In 1974, David greeted his newborn brother with joy and a dripping nose. I decided their first meeting was more important than the risk of a snot-filled infant. My husband Vic took photos as I put little Anthony in David’s arms. I wanted them to love each other even if the price was a baby with a nasty cold.
When Vic came home from work in 1975, four-year-old David waited by the front door.
“My feet hurt,” Vic told little David. “They’ve been hurting all day, and I don’t know what’s wrong.”
“Oh, how my feet hurt,” Vic moaned. “Do you see anything wrong with my feet?”
“Oh, Daddy,” David exclaimed, his eyes bright with discovery. “You put your shoes on the wrong feet.”
“That’s silly. I wouldn’t do that,” Vic said looking down at his feet. Then he threw his hands up in mock alarm. “You’re right, David. That’s why they hurt. My shoes are backwards.”
Vic reached over to tickle David who let loose with the clear loud laugh of innocence.
“They’re the fruit of the love tree,” Vic said as he picked up one-year-old Anthony. The baby had no idea what was going on, but laughed at the joke anyway.
I told the shoe story in my book Leaning into Love. It came up this weekend when David visited from North Carolina. David and Anthony laughed, wept, and retold many family stories during David’s short visit. Eleven years after Vic’s death, we’re not “over it.” Grief came to stay.
Vic liked exploring the countryside on long spring weekends. He took unfamiliar rutted dirt roads, long before GPS.
“Is this road safe?” I asked. David picked up on my anxiety.
“Daddy, are we lost?” David asked.
“I’m the biggest Billy Goat Gruff,” Vic said. “I won’t let that Troll get us. We’ll be fine and get over the bridge.”
“You lost the fun parent when your dad died,” I said last weekend. No one disagreed. I wouldn’t have dreamed up a trip to the winter forest to cut a load of firewood with a thermos of hot chocolate in the wagon for two little boys.
Vic often had treats in his briefcase. A Half Moon cookie or a Richard Scarry book or a metal matchbox car from a shop in town. Would Daddy’s briefcase hold a treat today? It was their guessing game.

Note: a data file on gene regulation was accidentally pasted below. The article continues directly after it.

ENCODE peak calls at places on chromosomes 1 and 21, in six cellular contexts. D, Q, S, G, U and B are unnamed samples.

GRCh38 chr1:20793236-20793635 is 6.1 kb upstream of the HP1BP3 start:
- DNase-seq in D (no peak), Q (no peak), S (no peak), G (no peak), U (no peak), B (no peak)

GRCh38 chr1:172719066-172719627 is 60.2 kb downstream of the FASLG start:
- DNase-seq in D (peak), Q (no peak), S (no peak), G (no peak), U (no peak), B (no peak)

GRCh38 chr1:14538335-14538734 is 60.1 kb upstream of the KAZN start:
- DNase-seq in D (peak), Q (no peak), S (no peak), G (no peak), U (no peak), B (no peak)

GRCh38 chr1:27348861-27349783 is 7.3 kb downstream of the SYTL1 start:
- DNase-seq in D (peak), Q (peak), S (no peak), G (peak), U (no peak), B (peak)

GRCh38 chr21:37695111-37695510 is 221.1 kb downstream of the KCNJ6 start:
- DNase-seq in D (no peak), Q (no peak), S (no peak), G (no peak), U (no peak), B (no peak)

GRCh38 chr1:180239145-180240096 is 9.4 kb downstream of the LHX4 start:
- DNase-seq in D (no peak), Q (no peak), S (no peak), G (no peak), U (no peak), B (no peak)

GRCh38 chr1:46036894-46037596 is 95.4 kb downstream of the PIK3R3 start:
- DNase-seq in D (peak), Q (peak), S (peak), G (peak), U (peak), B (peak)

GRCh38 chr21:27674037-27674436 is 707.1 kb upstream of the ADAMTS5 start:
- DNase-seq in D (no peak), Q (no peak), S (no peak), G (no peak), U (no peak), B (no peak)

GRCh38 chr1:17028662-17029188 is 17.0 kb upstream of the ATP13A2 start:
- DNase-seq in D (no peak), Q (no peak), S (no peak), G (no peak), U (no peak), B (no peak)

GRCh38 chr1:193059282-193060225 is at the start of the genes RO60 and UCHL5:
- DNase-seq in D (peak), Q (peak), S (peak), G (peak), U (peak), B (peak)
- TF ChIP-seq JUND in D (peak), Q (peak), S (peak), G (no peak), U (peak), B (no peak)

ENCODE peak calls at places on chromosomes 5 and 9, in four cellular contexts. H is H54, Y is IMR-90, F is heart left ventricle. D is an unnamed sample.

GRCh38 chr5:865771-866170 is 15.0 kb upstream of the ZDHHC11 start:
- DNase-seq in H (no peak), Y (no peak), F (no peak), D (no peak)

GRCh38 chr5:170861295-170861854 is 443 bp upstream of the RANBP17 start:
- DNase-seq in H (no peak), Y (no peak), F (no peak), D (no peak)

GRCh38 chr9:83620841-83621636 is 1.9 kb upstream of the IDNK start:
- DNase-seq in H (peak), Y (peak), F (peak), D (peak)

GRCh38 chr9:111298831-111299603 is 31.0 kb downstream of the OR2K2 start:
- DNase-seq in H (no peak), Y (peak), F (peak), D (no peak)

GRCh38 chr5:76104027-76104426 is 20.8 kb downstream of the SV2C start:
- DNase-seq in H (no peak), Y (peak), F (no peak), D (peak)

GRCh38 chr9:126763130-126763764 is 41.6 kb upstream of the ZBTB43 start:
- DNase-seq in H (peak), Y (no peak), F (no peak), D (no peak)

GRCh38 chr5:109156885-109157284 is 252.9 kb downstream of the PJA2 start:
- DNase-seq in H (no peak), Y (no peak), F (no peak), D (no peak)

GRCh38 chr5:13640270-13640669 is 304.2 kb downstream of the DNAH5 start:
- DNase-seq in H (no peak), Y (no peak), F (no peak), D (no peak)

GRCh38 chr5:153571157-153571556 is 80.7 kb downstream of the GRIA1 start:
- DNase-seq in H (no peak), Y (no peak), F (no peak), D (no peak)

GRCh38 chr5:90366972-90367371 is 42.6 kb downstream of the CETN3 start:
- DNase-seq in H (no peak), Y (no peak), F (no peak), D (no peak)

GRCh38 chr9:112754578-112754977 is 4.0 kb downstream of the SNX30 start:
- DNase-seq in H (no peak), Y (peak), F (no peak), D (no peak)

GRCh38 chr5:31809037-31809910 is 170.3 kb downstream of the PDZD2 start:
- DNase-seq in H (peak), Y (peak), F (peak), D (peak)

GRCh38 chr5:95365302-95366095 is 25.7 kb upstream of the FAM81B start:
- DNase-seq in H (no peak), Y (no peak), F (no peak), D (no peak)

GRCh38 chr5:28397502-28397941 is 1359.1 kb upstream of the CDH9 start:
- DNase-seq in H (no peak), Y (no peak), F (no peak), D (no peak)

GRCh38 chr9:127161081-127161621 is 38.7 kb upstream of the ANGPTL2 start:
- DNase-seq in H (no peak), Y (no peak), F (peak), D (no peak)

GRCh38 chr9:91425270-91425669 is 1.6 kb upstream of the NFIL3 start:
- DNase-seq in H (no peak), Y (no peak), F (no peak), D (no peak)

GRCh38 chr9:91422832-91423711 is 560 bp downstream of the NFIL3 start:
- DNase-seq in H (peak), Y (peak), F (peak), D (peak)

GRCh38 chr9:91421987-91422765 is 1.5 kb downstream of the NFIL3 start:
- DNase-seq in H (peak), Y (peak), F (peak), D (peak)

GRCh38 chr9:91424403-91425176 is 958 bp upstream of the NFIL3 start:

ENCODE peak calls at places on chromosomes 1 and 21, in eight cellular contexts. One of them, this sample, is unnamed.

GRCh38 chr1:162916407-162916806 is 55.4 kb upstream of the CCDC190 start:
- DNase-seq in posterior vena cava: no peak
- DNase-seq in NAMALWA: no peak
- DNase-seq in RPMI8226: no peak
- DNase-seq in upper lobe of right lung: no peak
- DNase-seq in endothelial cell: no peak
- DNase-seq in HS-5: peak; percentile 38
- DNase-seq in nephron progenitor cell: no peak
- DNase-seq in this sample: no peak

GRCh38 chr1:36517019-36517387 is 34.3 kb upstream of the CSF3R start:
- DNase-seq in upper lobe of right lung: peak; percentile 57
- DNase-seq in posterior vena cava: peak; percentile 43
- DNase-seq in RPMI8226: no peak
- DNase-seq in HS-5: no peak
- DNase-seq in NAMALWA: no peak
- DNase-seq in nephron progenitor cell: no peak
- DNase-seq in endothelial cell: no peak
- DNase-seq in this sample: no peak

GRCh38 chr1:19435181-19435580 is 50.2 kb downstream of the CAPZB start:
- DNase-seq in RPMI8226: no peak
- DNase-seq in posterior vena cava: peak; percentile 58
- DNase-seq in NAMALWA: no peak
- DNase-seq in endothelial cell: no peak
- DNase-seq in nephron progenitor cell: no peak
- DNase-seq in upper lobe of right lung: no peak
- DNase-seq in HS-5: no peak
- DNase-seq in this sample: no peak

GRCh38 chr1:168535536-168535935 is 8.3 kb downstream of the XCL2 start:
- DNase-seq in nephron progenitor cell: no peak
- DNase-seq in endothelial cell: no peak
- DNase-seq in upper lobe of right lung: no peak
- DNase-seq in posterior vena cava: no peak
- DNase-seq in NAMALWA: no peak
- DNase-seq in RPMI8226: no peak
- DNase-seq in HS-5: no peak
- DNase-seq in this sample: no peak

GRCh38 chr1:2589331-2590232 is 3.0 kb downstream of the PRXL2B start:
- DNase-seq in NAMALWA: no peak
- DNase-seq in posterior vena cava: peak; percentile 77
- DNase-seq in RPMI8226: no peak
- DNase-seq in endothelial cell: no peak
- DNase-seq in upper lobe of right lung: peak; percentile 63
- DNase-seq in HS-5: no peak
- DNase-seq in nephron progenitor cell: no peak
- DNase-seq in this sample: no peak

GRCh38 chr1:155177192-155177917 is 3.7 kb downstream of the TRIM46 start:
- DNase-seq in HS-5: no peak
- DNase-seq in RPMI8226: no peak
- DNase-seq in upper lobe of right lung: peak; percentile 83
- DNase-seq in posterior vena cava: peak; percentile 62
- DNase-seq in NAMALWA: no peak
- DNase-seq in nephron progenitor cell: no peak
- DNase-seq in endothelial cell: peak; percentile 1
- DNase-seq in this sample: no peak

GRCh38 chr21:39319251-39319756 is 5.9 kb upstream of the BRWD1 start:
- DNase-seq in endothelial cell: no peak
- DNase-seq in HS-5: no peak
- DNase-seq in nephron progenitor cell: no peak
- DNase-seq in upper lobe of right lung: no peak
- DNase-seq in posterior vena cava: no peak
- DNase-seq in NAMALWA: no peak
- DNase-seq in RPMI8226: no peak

When they were older, a late winter snow meant school was canceled again. I wouldn’t have entertained two crazy-bored boys on a cold winter’s evening by enticing them to run outside naked and circle the house in the snow. Yes, Vic did. Yes, I protested. Yes, the little boys stripped down and took a loop, hooting and laughing all the way.
The roundtrip lasted less than a minute. (I’m trying to reassure you we weren’t irresponsible parents, but it’s a hard sell.) There were towels warmed near the wood stove. I didn’t approve, but they were having so much fun while I fretted. I hoped Child Protection wouldn’t visit. David and Anthony still laugh about that night.
As the kids grew up, Vic involved them with various building projects from cold frames to dog houses. Last weekend, I watched my two sons build a hoop house for spring planting at Anthony’s cabin. We couldn’t help longing for our missing fourth.
Do you have siblings or children who are siblings? Do you celebrate life and grieve together? For other posts about our family, see Remembering Where We Belong. My brother and I had years when we rarely saw each other, but we showed up to support each other later in life. I wrote a piece about his last days called Coming to Carry Him Home. It isn’t always smooth sailing in my family, but I’m grateful when my adult sons show up for each other (and for me). I liked this article about How to Maintain Sibling Relationships.